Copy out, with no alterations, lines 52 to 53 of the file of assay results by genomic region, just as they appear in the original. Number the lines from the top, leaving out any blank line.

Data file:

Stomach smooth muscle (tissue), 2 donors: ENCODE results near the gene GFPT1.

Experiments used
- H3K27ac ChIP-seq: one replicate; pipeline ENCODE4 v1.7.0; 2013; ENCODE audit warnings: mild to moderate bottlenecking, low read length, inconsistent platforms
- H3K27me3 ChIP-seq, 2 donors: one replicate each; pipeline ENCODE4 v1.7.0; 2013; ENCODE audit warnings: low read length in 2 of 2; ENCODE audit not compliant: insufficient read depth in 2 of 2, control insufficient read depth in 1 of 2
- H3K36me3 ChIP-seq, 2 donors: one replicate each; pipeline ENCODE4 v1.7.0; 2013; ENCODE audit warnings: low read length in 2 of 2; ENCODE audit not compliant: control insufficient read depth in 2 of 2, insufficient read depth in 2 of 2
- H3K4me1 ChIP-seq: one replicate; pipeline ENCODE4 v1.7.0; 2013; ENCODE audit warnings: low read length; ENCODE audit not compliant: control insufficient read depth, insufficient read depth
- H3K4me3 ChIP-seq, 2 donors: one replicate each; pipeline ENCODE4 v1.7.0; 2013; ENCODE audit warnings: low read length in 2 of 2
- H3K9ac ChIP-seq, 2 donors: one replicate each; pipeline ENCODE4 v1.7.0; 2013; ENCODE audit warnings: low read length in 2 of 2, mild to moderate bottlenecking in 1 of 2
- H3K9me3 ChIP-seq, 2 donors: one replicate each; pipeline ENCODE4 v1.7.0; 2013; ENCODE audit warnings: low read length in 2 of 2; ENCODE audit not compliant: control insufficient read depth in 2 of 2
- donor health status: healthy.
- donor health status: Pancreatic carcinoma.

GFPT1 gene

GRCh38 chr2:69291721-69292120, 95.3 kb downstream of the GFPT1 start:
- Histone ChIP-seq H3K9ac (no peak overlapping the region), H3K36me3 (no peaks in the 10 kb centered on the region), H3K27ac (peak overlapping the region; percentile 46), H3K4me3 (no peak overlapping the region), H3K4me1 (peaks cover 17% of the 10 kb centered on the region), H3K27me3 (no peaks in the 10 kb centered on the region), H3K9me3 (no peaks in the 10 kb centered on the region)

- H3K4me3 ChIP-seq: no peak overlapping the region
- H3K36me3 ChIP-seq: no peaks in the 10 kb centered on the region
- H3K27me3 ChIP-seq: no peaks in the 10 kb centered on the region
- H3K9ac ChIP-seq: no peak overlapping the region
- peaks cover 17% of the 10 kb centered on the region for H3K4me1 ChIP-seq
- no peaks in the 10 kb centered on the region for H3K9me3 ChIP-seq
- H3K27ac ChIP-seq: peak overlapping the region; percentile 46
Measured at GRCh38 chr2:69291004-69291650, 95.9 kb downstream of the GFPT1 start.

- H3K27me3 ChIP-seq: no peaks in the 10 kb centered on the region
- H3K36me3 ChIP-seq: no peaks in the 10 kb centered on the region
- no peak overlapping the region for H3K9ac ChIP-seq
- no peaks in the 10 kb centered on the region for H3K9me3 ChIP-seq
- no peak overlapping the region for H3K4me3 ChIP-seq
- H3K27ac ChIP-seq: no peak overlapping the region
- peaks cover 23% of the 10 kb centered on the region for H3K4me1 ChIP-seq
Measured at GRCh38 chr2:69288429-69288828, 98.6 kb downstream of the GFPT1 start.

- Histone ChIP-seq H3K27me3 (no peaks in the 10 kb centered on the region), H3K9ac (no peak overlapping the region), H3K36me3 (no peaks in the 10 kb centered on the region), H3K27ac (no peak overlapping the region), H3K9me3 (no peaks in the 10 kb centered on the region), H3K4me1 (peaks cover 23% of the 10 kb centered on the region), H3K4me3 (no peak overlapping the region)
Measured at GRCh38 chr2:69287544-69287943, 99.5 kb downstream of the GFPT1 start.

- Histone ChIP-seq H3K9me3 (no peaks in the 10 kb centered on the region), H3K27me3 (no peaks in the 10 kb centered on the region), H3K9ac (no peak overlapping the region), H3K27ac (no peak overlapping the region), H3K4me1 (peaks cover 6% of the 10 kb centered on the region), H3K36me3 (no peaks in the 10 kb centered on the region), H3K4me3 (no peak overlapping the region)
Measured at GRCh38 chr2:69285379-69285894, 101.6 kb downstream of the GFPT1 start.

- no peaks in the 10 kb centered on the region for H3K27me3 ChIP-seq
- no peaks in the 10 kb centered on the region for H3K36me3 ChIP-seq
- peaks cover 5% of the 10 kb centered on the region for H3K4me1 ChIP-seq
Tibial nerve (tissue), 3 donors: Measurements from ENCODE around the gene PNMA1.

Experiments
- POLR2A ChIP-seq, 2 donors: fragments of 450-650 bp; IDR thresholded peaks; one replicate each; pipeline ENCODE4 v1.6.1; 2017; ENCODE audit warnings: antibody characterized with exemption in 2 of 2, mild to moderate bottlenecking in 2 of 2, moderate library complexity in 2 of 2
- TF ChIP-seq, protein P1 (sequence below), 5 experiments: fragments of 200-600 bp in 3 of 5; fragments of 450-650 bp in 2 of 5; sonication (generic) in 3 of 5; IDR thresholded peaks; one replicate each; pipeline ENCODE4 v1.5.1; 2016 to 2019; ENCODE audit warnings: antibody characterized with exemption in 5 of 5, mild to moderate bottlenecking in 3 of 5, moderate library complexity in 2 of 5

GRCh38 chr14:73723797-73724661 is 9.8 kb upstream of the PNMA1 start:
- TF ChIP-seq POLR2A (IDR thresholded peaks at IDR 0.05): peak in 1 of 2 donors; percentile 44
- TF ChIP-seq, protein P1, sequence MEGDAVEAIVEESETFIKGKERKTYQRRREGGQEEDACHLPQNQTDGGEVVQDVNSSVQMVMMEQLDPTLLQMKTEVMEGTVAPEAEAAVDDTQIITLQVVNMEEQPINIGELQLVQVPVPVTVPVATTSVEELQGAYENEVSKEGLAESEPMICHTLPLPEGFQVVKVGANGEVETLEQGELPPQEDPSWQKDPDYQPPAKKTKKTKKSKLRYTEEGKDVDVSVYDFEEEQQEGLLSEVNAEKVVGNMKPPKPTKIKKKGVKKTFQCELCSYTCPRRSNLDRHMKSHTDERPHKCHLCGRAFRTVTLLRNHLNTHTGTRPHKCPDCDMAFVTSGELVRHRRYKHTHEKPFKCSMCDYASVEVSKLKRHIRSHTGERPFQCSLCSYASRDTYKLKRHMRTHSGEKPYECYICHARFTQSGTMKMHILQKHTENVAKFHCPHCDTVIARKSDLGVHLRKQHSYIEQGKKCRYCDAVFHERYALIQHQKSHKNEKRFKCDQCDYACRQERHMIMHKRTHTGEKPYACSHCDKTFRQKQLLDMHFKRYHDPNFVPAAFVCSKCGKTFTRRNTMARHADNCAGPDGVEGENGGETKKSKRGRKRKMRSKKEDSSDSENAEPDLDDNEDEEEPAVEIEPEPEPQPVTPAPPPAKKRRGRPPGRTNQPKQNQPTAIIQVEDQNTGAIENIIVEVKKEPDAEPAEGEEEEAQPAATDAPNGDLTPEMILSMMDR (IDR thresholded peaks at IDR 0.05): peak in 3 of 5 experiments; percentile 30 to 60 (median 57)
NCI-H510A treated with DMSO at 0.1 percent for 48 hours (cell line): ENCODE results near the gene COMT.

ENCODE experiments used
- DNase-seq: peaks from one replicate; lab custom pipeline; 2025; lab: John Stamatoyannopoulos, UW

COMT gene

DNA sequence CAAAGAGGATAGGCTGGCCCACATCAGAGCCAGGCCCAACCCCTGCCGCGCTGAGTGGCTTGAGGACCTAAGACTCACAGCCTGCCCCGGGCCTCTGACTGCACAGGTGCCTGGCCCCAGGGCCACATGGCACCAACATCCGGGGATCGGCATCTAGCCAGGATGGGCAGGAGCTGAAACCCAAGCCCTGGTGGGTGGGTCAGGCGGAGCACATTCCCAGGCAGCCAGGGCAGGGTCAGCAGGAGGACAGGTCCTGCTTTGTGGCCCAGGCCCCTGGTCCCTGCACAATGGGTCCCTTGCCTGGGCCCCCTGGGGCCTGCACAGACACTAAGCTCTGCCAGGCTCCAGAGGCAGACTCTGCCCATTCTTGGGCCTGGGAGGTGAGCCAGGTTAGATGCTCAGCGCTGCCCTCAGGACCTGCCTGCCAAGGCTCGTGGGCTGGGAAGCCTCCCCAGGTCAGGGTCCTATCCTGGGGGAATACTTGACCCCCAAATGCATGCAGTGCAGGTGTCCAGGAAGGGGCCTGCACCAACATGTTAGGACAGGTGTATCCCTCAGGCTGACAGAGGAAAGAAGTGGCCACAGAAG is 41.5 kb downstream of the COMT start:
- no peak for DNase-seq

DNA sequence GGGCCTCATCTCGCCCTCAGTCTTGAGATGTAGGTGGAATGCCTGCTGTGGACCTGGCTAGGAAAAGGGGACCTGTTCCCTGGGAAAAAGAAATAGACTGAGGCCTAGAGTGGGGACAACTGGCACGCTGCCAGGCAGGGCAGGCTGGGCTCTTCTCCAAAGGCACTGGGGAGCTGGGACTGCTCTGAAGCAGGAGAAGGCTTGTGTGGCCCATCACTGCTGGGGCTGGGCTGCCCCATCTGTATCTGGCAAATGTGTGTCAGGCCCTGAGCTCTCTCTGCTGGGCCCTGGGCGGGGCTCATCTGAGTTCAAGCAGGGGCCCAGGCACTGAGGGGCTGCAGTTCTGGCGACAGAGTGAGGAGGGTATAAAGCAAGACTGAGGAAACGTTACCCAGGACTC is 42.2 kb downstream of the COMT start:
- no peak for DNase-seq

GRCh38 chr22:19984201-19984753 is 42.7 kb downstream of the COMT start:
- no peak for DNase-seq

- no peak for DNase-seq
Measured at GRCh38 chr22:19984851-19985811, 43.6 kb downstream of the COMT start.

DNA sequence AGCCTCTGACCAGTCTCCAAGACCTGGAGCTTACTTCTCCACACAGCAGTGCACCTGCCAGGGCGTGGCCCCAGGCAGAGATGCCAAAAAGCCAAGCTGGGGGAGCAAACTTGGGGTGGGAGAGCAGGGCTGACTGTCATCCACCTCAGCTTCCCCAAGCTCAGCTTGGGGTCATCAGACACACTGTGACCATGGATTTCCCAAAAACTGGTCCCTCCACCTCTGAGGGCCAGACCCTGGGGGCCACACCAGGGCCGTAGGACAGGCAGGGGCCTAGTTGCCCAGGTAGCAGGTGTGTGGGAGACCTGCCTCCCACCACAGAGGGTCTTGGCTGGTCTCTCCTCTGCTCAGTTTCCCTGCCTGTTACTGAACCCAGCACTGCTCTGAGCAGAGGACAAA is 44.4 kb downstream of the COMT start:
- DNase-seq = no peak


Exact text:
- no peak for DNase-seq

GRCh38 chr22:19984201-19984753 is 42.7 kb downstream of the COMT start: